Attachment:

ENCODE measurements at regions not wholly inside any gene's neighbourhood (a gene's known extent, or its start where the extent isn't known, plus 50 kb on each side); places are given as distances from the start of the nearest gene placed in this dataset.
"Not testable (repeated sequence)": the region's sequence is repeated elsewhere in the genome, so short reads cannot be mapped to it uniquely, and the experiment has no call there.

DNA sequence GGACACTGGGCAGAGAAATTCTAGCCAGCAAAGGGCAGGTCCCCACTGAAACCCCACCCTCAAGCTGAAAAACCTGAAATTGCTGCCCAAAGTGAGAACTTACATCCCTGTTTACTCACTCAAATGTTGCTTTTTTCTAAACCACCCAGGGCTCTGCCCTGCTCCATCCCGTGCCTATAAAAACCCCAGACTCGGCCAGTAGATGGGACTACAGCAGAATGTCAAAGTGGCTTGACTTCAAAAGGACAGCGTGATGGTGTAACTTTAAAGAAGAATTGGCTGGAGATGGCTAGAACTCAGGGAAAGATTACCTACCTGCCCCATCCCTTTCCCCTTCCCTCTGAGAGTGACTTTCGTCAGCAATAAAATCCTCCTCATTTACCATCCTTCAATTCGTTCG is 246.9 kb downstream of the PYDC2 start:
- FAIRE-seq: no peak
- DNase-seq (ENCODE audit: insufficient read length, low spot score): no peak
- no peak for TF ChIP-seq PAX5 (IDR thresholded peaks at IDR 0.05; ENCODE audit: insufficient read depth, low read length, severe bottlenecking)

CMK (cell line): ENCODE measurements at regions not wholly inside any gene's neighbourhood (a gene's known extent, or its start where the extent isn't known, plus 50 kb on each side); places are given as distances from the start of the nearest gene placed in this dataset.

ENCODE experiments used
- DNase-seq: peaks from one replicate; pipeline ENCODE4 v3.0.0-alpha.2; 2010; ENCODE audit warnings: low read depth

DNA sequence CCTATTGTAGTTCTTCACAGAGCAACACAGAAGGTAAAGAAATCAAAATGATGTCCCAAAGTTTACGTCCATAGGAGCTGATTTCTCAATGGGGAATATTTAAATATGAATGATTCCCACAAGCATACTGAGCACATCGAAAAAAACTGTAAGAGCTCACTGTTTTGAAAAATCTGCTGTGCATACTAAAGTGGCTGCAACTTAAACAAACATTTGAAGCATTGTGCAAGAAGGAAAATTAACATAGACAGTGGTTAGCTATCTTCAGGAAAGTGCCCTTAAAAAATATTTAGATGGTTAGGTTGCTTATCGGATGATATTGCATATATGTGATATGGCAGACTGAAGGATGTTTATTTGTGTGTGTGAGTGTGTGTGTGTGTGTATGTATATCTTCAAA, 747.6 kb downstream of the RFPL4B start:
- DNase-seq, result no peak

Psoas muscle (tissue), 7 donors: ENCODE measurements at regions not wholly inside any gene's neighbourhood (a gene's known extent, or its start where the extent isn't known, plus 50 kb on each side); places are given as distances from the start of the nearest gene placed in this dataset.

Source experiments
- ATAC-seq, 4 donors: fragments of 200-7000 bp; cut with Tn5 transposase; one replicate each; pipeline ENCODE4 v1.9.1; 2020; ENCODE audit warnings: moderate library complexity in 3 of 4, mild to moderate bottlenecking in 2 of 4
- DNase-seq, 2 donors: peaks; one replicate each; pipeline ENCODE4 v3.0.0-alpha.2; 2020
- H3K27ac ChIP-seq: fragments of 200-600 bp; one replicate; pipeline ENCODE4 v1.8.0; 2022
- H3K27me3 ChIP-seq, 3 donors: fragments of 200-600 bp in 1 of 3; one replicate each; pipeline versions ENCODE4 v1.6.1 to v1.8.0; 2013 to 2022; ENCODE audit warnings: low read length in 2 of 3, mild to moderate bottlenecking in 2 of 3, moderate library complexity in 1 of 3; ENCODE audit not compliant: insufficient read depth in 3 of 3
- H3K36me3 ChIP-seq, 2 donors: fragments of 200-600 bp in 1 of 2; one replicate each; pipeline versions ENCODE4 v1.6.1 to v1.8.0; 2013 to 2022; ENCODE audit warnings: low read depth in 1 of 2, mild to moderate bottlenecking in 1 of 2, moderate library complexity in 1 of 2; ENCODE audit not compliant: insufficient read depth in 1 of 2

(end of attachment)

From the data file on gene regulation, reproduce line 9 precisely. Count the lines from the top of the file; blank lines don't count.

- DNase-seq: peaks from one replicate; pipeline ENCODE4 v3.0.0-alpha.2; 2010; ENCODE audit warnings: low read depth